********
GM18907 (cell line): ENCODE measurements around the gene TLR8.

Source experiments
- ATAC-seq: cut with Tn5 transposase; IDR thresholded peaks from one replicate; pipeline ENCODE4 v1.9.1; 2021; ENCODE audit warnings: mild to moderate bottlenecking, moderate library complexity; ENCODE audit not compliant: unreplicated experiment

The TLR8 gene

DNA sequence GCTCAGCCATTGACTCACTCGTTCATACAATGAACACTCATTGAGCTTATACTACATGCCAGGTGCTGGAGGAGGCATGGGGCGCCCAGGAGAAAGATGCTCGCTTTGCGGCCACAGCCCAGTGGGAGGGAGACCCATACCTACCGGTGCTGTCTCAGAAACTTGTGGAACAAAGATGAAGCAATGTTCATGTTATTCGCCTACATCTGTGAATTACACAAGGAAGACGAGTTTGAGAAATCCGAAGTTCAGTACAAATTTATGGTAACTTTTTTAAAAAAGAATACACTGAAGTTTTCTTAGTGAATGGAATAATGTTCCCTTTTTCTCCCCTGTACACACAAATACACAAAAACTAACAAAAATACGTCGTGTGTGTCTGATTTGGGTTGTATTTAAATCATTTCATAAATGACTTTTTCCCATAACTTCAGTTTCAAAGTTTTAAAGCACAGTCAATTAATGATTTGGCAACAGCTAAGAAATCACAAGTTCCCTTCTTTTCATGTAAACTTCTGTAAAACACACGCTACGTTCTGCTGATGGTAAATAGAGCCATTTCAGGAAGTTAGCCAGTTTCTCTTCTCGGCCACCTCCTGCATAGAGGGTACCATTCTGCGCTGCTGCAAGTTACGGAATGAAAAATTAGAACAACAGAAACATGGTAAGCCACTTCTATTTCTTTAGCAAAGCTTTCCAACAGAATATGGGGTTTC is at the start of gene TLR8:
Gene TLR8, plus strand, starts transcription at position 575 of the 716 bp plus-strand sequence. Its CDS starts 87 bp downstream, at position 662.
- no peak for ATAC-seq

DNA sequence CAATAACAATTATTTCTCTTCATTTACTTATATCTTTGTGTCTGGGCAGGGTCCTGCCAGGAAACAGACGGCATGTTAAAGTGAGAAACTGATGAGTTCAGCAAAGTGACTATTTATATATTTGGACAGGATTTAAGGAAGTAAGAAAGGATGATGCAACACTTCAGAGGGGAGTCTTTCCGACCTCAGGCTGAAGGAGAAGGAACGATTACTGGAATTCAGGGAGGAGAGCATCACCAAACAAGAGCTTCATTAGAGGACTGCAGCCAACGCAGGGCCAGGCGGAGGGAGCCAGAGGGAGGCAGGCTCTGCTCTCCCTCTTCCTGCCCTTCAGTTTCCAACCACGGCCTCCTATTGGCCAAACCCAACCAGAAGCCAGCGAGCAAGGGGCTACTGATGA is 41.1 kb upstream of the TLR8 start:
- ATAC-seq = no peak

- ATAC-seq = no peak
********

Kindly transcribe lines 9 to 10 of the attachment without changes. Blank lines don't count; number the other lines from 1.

- ATAC-seq = no peak

- ATAC-seq = no peak